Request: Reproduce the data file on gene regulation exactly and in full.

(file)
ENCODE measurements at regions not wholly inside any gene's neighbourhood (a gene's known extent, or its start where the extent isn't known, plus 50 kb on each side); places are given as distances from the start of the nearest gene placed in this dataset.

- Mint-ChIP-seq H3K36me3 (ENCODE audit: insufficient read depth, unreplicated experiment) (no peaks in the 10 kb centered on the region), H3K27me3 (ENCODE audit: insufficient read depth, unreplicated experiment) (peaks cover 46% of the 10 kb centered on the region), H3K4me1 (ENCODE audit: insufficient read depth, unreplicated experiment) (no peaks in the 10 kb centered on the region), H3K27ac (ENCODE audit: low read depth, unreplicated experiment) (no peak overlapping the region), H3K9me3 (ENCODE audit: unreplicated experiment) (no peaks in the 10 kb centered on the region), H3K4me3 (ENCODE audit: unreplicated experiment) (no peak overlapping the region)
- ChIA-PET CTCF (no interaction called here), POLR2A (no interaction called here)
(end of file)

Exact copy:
ENCODE measurements at regions not wholly inside any gene's neighbourhood (a gene's known extent, or its start where the extent isn't known, plus 50 kb on each side); places are given as distances from the start of the nearest gene placed in this dataset.

- Mint-ChIP-seq H3K36me3 (ENCODE audit: insufficient read depth, unreplicated experiment) (no peaks in the 10 kb centered on the region), H3K27me3 (ENCODE audit: insufficient read depth, unreplicated experiment) (peaks cover 46% of the 10 kb centered on the region), H3K4me1 (ENCODE audit: insufficient read depth, unreplicated experiment) (no peaks in the 10 kb centered on the region), H3K27ac (ENCODE audit: low read depth, unreplicated experiment) (no peak overlapping the region), H3K9me3 (ENCODE audit: unreplicated experiment) (no peaks in the 10 kb centered on the region), H3K4me3 (ENCODE audit: unreplicated experiment) (no peak overlapping the region)
- ChIA-PET CTCF (no interaction called here), POLR2A (no interaction called here)